“LA vs Hate’s Summer of Solidarity will continue to create art and community-led events to bring people of all walks of life together and to promote dialogue, understanding, and compassion needed to build unity against hate,” added Ilan Davidson, LA County Commission on Human Relations President.
“At a time when we see antisemitism and hateful messaging on the rise, it’s more important now than ever to highlight the experience and contributions of Jews and other marginalized communities in our city,” said Jeffrey I. Abrams, Regional Director of ADL Los Angeles. “We know that exposure to other cultures and experiences can reduce bias and hate and that is exactly what we hope this mural will accomplish.”
“We are proud to help lead this unifying collaboration, which heightens our sense of awareness of the uniqueness of communities across Los Angeles,” said Joanna Mendelson, SVP Community Engagement, Jewish Federation of Greater Los Angeles. ”The Summer of Solidarity initiative provides an opportunity to reflect the diversity of our Jewish community, and provides a moment to capture the cultural, historical, and spiritual influences that embody the Jewish Angeleno experience. We are prioritizing efforts to build bridges with our neighbors across Los Angeles, and recognize art, such as this mural, is a powerful vehicle to unite.”
“The mural depicts a mother lighting Shabbat candles, with their flames illuminating the Hebrew script for L’dor V’dor, from generation to generation,” explained muralist Cloe Hakakian. “The folds of her headscarf become vignettes that celebrate the diversity of Jews within our community and the cultural experiences shared across time and place. There is a young child held in the arms of her mother as older generations stand behind her, each figure wearing a pattern from the diverse cultural diasporas in Los Angeles county. Footprints move through the desert toward a bright horizon, a metaphor for migration, healing, and resilience within the Jewish community. Silhouettes of culturally significant Los Angeles county landmarks sit on the horizon, reminding the viewer of the greater community within which the Jewish community thrives.”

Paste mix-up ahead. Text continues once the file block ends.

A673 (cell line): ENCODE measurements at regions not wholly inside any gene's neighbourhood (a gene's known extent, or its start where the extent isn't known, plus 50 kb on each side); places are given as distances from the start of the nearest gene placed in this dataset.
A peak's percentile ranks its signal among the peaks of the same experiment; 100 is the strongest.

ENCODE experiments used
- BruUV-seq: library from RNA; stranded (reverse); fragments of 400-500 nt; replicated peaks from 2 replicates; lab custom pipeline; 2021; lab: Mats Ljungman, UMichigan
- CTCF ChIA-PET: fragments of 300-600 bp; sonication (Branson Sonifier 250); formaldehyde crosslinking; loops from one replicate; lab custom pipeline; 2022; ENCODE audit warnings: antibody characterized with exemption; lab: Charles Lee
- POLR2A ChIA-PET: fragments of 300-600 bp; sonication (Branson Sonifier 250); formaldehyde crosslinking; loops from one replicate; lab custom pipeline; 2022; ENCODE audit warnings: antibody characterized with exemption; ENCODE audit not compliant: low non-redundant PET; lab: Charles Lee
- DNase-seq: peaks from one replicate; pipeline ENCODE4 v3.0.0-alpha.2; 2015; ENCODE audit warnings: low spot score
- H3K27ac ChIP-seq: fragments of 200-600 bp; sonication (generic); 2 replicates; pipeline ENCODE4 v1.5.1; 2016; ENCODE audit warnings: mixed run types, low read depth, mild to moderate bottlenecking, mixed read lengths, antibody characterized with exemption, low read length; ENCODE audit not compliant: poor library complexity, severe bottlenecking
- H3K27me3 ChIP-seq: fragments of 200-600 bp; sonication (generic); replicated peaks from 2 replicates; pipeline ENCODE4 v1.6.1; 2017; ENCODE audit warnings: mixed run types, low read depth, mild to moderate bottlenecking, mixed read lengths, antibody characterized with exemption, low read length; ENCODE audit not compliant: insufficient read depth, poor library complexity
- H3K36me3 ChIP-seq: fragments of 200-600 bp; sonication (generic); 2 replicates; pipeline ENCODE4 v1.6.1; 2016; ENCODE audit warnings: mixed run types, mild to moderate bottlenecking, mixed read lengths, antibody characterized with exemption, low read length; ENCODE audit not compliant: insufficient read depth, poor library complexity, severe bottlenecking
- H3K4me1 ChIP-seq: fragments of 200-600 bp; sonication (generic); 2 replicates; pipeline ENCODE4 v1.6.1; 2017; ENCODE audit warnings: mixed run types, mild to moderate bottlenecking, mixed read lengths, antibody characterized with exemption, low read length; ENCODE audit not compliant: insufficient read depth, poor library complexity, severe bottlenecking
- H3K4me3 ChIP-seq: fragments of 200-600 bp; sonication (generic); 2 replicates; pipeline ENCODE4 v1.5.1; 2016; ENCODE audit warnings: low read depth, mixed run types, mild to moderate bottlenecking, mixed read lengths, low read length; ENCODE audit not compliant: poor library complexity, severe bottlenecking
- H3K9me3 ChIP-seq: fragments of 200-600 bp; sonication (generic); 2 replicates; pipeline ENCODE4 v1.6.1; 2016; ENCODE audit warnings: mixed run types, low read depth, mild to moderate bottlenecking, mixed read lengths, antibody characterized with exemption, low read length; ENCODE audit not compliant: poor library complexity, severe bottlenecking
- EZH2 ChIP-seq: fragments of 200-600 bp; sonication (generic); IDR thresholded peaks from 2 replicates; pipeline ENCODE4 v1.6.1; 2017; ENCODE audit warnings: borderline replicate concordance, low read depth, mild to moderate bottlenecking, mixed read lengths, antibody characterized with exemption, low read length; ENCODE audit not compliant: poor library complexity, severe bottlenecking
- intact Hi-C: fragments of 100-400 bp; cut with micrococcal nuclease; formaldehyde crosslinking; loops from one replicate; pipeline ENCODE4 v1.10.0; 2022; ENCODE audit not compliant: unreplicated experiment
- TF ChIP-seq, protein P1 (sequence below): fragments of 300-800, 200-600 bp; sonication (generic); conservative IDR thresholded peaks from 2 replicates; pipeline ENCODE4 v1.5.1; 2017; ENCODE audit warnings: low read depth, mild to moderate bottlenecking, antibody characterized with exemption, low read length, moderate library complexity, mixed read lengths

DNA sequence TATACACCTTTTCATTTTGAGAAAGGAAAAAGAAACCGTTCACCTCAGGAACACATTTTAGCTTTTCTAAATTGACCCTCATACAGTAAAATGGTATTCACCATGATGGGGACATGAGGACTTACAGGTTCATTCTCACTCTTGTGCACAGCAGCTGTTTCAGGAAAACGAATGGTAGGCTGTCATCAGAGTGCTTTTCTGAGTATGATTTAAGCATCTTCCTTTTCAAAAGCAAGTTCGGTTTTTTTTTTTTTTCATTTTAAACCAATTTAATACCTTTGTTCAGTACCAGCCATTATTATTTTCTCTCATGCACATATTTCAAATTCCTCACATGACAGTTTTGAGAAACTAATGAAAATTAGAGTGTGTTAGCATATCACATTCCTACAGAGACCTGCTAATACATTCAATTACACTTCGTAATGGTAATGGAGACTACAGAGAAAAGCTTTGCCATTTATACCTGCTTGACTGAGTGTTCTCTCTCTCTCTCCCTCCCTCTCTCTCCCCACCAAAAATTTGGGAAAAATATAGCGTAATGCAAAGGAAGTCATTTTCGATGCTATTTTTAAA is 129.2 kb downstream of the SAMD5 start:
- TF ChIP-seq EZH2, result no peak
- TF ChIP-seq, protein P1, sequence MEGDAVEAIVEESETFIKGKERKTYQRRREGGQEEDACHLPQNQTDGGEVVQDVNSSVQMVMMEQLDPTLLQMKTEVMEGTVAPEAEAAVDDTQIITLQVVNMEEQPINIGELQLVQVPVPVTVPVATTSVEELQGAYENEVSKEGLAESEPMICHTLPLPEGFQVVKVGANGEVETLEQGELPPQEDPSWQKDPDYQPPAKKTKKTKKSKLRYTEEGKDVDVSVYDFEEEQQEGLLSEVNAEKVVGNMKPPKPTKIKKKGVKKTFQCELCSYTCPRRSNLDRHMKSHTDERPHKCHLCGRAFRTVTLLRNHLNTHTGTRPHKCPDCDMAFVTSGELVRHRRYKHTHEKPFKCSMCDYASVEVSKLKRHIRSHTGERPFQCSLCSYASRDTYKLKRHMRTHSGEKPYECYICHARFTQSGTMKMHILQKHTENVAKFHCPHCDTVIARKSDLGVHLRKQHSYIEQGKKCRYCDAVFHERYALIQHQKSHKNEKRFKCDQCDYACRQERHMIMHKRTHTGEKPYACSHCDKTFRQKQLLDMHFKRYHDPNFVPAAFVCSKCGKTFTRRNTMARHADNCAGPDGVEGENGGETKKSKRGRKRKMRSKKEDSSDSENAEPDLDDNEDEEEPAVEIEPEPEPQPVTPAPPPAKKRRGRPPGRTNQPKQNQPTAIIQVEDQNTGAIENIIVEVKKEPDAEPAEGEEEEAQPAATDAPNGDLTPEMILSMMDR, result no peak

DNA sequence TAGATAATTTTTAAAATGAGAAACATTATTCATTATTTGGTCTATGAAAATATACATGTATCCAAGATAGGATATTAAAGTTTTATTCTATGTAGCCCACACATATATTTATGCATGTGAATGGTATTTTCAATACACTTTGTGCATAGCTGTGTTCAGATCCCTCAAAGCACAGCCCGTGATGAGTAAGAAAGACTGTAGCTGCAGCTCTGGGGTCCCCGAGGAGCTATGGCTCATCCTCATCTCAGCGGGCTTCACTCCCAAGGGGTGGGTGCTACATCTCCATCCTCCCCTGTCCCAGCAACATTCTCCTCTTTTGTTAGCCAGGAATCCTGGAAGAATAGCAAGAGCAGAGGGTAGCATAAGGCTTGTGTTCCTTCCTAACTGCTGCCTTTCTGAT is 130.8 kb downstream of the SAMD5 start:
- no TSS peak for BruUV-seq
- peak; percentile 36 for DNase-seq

Throughout the Summer of Solidarity, LA vs Hate will continue to commission and reveal new murals celebrating different communities and cultures across the County through partnering with community organizations. The next mural unveiling will take place in South LA in partnership with the Brotherhood Crusade and LA Commons to bring to life a mural that articulates the experience of the black community with its long history battling racism in Los Angeles. During Long Beach Pride, a mural that honors the LGBTQ+ community will be unveiled in Bixby Park, in partnership with the Long Beach LGBT Center, Long Beach Human Relations Commission and Long Beach Parks Department.
About LA vs Hate
LA vs Hate is a community-centered system designed to support all residents of Los Angeles County. Led by the Human Relations Commission, LA vs Hate partners with community partners from all five County districts, representing a diverse coalition of voices committed to ending hate. The system aims to address the normalization of hate and inspire people to stand up to it, build understanding about what constitutes a hate act and how to report it, as well as support individuals and communities as they heal from the trauma of hate and work to end systemic discrimination. By tracking and reporting hate, we can ensure that resources are allocated appropriately, that those targeted by hate receive the support they need, and that together, we can build respectful and resilient communities.